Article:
Source: NCFMR analyses of U.S. Census Bureau, Decennial Census, 1900-2010 (IPUMS); U.S. Census Bureau, American Community Survey, 2018 (IPUMS) Note: Data for separated were not available until 1950; the category of currently separated/divorced excludes those who are in a remarriage.

Variation in Percentage Currently Separated/Divorced According to Educational Attainment, 1940-2018

  • Among ever-married women in 1940, about 3% in all education groups were separated/divorced.
  • In 2018, those with some college education had the highest percentage of those separated/divorced with 24%, followed closely by those with a high school education (22%) and those with less than a high school education (21%).
  • Ever-married women with a bachelor’s degree or higher had the lowest percentage who were currently separated/divorced at 16% in 2018.  

Figure 4. Percentage of Ever-Married Women Currently Separated/Divorced, by Educational Attainment 1940-2018

4-color line graph showing Figure 4. Percentage of Ever-Married Women Currently Separated/Divorced, by Educational Attainment 1940-2018
Source: NCFMR analyses of U.S. Census Bureau, Decennial Census, 1900-2010 (IPUMS); U.S. Census Bureau, American Community Survey, 2018 (IPUMS) Note: Data for education were not available until 1940; data for separated were not available until 1950; the category of currently separated/divorced excludes those who are in a remarriage.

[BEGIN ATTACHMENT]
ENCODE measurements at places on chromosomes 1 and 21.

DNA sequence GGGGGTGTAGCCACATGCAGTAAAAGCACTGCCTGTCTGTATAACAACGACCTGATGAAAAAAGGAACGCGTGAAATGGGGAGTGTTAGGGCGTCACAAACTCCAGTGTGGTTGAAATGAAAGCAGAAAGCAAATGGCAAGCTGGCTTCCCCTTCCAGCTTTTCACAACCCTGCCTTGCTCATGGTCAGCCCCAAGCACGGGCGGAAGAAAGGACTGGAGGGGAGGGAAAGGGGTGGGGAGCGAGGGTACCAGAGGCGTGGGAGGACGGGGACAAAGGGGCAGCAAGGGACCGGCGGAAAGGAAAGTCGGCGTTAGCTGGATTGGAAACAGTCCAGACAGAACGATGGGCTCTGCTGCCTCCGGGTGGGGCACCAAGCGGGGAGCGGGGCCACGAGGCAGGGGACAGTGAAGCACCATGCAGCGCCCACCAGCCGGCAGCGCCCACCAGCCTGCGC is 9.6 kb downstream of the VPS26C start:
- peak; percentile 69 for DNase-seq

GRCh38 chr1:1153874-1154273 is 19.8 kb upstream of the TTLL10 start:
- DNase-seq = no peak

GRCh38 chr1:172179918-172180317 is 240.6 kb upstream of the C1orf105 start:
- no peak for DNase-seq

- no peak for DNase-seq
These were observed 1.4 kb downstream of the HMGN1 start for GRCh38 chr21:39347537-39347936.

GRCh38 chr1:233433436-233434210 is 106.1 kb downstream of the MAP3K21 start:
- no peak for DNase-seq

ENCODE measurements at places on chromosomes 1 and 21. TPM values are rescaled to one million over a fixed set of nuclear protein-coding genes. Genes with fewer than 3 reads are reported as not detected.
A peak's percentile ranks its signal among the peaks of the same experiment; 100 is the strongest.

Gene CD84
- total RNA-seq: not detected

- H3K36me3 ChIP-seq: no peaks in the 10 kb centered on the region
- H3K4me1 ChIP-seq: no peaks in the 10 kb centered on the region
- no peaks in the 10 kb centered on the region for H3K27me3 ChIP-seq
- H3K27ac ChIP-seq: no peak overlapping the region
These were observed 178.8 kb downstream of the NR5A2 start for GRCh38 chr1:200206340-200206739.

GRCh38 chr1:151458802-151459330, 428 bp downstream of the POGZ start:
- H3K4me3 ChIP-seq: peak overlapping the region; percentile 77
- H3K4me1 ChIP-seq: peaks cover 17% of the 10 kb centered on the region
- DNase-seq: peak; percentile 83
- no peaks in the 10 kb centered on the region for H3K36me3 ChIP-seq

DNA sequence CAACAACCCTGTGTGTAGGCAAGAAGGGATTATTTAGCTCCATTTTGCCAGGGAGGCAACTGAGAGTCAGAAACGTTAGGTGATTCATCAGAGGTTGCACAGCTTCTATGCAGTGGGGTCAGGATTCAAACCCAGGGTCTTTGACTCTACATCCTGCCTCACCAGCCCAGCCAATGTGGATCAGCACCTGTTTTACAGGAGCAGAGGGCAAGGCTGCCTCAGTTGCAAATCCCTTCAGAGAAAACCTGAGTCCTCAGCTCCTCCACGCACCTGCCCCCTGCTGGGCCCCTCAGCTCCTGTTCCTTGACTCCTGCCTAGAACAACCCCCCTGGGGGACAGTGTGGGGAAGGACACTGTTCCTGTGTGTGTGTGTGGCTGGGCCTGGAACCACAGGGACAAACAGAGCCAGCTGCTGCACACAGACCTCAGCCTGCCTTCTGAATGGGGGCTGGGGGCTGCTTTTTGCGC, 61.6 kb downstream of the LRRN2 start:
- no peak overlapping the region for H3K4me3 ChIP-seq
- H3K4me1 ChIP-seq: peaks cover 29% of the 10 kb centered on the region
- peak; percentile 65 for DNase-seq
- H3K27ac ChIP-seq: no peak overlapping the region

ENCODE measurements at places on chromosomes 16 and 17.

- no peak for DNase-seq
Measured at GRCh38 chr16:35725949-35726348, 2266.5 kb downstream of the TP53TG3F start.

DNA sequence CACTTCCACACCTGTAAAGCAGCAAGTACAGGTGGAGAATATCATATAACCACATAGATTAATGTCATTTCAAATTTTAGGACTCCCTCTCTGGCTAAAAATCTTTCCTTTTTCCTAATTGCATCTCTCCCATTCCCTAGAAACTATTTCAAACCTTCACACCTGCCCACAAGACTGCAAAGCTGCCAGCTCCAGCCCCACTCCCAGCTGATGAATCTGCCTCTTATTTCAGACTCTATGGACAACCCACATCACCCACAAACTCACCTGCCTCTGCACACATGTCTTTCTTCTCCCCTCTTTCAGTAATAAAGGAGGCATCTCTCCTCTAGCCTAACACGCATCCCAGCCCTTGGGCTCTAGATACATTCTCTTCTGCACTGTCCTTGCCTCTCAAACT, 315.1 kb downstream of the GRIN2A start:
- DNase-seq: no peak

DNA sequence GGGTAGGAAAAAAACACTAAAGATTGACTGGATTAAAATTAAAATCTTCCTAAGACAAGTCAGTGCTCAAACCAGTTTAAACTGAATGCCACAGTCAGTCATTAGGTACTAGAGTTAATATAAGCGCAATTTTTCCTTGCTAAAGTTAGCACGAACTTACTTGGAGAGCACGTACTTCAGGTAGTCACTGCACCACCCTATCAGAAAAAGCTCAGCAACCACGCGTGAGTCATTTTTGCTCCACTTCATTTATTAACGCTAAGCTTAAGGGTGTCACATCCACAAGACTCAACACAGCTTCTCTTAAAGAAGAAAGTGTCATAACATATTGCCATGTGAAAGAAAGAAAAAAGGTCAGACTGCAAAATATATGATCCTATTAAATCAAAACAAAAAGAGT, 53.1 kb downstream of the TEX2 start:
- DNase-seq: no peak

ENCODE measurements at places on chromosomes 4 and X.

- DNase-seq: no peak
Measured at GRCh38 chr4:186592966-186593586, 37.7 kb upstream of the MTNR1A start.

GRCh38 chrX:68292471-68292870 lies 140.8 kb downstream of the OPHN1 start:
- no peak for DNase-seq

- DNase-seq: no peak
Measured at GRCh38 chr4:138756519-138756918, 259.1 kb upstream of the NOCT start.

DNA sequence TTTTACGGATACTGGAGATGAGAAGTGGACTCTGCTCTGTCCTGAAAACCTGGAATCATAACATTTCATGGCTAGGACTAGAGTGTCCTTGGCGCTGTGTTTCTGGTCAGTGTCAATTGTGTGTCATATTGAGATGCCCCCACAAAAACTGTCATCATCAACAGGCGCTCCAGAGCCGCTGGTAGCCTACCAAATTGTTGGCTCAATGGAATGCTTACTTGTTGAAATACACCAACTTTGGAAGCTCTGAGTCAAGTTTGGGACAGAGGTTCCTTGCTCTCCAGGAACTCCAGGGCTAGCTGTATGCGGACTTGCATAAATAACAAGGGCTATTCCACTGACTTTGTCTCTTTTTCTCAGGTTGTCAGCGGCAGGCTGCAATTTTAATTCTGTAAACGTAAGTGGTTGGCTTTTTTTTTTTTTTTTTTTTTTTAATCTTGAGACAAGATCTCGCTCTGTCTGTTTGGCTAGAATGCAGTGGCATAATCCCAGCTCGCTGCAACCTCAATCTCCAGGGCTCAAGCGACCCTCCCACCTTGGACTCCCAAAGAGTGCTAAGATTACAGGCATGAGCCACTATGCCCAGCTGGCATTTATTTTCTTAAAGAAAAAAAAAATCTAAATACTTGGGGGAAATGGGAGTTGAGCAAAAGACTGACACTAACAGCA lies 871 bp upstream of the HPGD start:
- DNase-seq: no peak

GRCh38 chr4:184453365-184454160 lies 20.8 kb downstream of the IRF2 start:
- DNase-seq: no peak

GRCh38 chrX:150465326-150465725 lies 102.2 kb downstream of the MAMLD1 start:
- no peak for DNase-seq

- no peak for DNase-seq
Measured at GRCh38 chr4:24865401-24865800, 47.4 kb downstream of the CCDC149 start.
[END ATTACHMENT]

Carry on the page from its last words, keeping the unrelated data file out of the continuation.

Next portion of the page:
Data Sources
  • Plateris, A. A. (1973). 100 Years of Marriage and Divorce Statistics United States, 1867-1967. National Center for Health Statistics. Vital and Health Statistics. Series 21: Data from the national vital statistics system. Data on natality, marriage, and divorce, no. 24; DHEW publication no. (HRA) 74-1092. Retrieved from https://stacks.cdc.gov/view/cdc/12831
  • Ruggles, S., Flood, S., Goeken, R., Grover, J., Meyer, E. Pacas, J., & Sobek, M. (2020). IPUMS USA: Version 10.0 [dataset]. Minneapolis, MN: IPUMS, 2020. https://doi.org/10.18128/D010.V10.0
  • Centers for Disease Control and Prevention, National Center for Health Statistics. Monthly Vital Statistics Reports. Retrieved from https://www.cdc.gov/nchs/products/mvsr.htm#43_12s
References
  • Carlson, L. & Schweizer, V. J. (2020). Widowhood: Decades of change. Family Profiles, FP-20-23. Bowling Green, OH: National Center for Family & Marriage Research. https://doi.org/10.25035/ncfmr/fp-20-23
  • Schweizer, V. J. (2020). Marriage: More than a century of change. Family Profiles, FP-20-21. Bowling Green, OH: National Center for Family & Marriage Research. https://doi.org/10.25035/ncfmr/fp-20-21
Suggested Citation
  • Schweizer, V. J. (2020). Divorce: More than a century of change, 1900-2018. Family Profiles, FP-20-22. Bowling Green, OH: National Center for Family & Marriage Research. https://doi.org/10.25035/ncfmr/fp-20-22

This project is supported with assistance from Bowling Green State University. From 2007 to 2013, support was also provided by the U.S. Department of Health and Human Services, Office of the Assistant Secretary for Planning and Evaluation. The opinions and conclusions expressed herein are solely those of the author(s) and should not be construed as representing the opinions or policy of any agency of the state or federal government.